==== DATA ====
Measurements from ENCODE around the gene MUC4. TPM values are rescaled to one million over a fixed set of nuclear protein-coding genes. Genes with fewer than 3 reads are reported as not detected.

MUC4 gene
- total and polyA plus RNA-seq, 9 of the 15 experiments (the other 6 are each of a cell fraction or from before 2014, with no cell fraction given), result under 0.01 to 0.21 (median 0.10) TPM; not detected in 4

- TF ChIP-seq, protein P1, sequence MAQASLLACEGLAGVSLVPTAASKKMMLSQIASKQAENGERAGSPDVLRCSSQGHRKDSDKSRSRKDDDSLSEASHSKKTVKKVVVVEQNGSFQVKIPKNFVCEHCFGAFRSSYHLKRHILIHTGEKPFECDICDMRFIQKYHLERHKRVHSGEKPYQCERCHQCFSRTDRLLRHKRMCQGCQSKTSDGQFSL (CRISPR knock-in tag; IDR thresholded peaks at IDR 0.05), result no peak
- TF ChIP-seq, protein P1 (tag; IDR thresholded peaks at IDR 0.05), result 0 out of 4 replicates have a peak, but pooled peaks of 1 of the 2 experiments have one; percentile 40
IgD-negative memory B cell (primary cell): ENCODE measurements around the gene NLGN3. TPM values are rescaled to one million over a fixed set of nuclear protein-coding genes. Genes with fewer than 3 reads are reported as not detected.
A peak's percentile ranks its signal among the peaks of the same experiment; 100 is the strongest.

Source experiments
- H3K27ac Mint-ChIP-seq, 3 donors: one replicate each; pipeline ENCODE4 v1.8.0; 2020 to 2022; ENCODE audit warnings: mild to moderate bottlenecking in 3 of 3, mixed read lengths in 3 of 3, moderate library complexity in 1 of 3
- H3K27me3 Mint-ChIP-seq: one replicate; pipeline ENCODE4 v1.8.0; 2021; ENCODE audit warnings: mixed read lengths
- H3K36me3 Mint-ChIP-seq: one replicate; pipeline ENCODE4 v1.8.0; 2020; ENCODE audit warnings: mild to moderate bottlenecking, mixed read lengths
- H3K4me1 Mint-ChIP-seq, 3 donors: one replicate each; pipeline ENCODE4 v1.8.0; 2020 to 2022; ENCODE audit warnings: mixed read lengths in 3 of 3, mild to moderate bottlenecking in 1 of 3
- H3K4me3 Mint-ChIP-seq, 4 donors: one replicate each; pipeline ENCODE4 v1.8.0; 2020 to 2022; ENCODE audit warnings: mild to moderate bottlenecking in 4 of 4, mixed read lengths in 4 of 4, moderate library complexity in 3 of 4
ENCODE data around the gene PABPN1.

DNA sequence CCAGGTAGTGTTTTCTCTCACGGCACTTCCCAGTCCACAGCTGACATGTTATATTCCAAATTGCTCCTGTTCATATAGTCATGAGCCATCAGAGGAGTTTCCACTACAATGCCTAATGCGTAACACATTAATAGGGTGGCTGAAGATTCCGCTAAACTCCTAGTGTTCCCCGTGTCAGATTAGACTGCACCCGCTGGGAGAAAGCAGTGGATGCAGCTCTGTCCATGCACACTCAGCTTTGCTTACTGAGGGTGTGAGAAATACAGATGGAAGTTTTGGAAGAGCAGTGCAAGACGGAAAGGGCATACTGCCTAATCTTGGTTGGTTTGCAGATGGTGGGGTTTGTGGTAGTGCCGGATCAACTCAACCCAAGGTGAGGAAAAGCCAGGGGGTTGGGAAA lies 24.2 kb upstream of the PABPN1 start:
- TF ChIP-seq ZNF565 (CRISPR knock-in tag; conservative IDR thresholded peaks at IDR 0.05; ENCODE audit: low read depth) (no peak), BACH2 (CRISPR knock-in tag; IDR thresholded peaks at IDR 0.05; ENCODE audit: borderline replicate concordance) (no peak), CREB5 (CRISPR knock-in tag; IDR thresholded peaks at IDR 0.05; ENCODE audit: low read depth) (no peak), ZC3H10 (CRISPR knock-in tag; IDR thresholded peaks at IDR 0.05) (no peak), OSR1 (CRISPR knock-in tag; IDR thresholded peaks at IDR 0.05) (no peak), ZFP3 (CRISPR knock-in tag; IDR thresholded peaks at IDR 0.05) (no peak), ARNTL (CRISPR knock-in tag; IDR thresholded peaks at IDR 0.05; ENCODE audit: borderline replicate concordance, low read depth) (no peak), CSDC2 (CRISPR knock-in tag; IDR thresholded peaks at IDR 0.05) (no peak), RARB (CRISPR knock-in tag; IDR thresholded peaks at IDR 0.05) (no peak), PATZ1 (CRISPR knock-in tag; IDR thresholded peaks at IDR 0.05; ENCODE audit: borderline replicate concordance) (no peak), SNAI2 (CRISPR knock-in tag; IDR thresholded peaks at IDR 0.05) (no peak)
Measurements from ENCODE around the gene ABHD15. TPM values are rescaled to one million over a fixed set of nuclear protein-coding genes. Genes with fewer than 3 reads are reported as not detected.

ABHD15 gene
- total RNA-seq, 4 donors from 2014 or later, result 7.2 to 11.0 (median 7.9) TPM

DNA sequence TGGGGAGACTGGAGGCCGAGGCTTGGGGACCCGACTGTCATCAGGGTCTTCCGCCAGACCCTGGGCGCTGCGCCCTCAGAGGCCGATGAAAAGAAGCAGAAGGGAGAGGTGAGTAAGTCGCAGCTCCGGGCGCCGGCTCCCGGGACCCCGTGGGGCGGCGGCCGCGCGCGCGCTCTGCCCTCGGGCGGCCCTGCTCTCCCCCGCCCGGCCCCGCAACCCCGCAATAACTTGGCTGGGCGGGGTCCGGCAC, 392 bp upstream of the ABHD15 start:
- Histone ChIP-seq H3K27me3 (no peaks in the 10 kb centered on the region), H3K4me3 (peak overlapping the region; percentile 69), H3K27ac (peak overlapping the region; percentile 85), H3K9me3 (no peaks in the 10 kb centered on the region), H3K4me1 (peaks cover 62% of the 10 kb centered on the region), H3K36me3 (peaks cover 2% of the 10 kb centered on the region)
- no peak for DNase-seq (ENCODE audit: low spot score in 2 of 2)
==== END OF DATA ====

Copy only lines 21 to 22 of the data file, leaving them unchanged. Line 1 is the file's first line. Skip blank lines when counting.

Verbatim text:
- Histone ChIP-seq H3K27me3 (no peaks in the 10 kb centered on the region), H3K4me3 (peak overlapping the region; percentile 69), H3K27ac (peak overlapping the region; percentile 85), H3K9me3 (no peaks in the 10 kb centered on the region), H3K4me1 (peaks cover 62% of the 10 kb centered on the region), H3K36me3 (peaks cover 2% of the 10 kb centered on the region)
- no peak for DNase-seq (ENCODE audit: low spot score in 2 of 2)